Up and Doing

So, have you made any resolutions for the New Year? I have. This year I’ll be giving extra effort to rebuilding broken relationships in my life. I want to do what I can to fix the fractures.

We’ll see how it goes. Only God knows what’ll happen in such circumstances. I just know I want to try to give it more attention, maybe be more deliberate in reaching out.

Making New Year’s resolutions gets a bad rap. It was F.M. Knowles who said, “He who breaks a resolution is a weakling. He who makes one is a fool.” I disagree. I don’t think it’s foolish. In fact, if you don’t already make resolutions, I’d encourage you to give it a try. You’d be amazed at how making resolutions helps to give focus in other parts of life. It helps to identify a destination of betterment and then to aim for it, even if only to get closer. That’s not a bad thing. From a biblical perspective, it can be considered “training in righteousness” (2 Timothy 3:16). In that sense, I suppose rather than being a fan of Knowles, I’m more of a Henry Wadsworth Longfellow kind of guy. Observing life, and in one sense, simply desiring to go about living in a way that tries to move goodness forward, Longfellow said, “Let us then be up and doing, with a heart for any fate; still achieving, still pursuing, learn to labor and to wait.”

I like that.

From the vantage point of Christianity, to be up and doing with a heart for any fate—learning to labor and to wait—certainly has resonating potential. We’re active in the world around us. We’re up and doing in ways that reveal a pursuing of faithfulness to Christ. With that, we learn to labor at certain times and we learn to wait during others. This is trust. And in the end, come what may—any fate, any and all results—we’re already comfortable with the fact that these are God’s to determine. We hold to the simple conviction that He will work for the good of those who love Him, and He will use our efforts (which are empowered by the Holy Spirit), even what we believe to be our extreme inabilities, to be a light to others to see His glory.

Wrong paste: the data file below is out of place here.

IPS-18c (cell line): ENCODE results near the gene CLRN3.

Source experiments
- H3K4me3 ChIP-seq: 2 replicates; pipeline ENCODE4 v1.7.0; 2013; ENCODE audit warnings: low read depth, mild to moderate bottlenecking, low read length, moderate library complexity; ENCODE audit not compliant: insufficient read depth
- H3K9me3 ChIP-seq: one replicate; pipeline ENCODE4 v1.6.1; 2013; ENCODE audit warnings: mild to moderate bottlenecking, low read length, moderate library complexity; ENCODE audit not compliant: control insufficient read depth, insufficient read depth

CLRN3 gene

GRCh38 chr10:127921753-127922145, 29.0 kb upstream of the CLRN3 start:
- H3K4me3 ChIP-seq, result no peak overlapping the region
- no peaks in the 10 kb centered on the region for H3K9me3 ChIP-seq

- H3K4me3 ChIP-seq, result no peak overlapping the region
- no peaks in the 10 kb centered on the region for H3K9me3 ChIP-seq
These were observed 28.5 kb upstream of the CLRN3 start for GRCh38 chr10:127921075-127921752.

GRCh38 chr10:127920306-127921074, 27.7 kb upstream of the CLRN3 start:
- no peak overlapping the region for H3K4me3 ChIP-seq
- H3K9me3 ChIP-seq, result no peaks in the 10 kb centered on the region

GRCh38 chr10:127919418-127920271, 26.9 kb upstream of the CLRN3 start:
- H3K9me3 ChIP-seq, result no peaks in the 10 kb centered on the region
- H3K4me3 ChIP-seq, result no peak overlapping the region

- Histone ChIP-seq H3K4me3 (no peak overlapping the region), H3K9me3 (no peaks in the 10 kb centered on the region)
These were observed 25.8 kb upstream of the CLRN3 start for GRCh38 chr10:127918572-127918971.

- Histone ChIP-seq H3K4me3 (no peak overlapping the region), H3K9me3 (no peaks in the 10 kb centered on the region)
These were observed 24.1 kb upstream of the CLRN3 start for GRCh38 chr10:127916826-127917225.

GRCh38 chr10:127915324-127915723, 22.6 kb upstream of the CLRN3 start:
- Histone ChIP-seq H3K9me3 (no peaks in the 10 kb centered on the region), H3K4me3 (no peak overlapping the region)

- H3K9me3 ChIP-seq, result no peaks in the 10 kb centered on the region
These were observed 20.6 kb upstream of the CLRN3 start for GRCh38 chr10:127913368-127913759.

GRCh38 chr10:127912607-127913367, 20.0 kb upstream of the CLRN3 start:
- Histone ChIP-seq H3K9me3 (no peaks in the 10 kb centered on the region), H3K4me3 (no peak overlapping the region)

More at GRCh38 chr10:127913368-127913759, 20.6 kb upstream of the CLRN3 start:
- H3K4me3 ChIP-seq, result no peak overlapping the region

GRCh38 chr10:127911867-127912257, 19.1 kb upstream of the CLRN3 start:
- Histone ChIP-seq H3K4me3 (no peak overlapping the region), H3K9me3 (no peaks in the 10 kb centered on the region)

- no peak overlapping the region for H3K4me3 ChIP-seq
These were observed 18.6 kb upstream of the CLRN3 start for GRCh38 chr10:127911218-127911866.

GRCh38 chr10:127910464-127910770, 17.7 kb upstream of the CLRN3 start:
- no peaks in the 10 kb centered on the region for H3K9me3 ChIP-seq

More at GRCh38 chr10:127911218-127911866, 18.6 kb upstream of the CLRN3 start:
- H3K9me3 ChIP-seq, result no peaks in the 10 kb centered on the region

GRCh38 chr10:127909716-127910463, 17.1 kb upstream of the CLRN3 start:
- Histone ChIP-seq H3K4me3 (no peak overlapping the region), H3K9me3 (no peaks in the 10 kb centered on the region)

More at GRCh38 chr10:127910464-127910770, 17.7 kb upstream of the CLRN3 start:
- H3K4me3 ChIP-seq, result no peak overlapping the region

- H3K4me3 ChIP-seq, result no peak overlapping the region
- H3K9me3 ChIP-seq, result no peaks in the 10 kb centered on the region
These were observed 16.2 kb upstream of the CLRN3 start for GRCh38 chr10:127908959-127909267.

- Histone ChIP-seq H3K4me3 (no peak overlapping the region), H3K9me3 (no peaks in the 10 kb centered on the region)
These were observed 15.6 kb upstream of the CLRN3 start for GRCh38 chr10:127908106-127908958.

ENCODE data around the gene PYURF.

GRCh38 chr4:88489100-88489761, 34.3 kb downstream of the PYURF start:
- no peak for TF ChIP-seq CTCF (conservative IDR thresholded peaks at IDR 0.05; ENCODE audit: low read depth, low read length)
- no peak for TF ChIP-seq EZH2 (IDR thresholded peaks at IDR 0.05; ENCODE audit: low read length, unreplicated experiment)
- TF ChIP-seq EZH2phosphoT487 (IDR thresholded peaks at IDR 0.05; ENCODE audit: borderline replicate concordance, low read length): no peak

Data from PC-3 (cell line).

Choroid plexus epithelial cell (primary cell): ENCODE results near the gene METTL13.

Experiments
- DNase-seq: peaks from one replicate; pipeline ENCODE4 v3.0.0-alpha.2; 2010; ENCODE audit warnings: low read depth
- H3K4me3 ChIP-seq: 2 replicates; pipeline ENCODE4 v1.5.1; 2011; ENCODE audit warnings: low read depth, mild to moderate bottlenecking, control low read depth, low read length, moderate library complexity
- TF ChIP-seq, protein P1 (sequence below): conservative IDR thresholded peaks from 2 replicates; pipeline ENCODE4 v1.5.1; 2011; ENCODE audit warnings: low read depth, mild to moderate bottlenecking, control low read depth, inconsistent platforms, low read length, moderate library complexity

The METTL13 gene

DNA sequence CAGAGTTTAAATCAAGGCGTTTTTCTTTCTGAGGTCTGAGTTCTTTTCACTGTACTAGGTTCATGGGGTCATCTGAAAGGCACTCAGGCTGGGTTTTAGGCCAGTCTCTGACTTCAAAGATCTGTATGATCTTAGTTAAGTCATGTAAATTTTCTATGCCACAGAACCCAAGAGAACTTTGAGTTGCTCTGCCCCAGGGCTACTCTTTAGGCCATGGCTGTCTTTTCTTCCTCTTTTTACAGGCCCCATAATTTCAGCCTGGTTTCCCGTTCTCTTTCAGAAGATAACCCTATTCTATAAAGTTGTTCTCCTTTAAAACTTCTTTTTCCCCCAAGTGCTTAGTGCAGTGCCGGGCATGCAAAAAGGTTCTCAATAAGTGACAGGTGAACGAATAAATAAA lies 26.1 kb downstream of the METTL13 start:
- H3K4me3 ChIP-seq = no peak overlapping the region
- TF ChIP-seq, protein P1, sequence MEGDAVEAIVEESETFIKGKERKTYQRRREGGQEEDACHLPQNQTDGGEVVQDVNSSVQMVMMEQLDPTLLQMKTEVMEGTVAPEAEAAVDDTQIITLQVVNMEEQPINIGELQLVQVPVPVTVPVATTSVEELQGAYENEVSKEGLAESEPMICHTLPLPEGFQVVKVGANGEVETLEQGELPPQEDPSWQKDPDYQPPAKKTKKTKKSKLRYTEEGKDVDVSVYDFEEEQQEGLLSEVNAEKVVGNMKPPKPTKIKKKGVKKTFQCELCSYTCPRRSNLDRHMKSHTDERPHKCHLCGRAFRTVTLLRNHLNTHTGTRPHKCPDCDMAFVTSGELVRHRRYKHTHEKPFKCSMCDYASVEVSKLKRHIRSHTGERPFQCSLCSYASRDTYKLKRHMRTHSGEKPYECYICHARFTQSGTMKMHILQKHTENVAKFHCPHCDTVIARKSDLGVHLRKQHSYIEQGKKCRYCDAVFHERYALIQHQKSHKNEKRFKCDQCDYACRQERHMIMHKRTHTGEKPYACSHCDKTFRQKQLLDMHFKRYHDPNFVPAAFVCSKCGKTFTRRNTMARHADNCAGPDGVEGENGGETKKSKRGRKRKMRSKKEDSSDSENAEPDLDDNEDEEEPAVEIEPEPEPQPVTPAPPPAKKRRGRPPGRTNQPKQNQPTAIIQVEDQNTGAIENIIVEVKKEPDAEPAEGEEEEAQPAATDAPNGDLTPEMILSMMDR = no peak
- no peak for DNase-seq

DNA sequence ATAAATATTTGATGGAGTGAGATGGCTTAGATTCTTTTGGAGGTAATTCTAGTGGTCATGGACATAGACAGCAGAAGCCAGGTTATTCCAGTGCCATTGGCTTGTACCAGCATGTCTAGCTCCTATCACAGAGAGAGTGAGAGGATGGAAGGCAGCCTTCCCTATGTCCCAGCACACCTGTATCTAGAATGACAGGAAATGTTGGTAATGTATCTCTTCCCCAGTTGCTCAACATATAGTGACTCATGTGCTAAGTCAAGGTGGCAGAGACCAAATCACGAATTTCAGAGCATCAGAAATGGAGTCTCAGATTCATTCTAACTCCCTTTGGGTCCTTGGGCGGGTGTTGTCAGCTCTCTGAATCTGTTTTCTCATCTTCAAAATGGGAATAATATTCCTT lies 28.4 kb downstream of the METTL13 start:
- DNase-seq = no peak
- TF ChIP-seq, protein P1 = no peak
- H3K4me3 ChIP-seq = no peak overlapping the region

I like that, too.

And so I’ve made some resolutions. I told you one. I have another one, but I’ll keep that one to myself. Either way, with both I want to be up and doing to accomplish something beyond myself for others, and as I do this, my prayer is that I’ll be ready for any fate in each and every situation. I trust that God will handle the results. I just want to be faithful.

If you decide to do the same in the New Year, I pray that the Lord will bless you in your efforts. Know that I’ll be rooting for you. And know that if you don’t fully accomplish whatever it is you’re setting out to accomplish—at least not as you might interpret the word “accomplish”—by the power of the Holy Spirit at work in you for eyes set on Christ and a heart seeking faithfulness to Him, rest assured that God will use you to move His love a little further along in a world in such desperate need of receiving it. I guarantee this will happen even if you never see it.

With that, blessings to you in Christ, and have a wonderful New Year!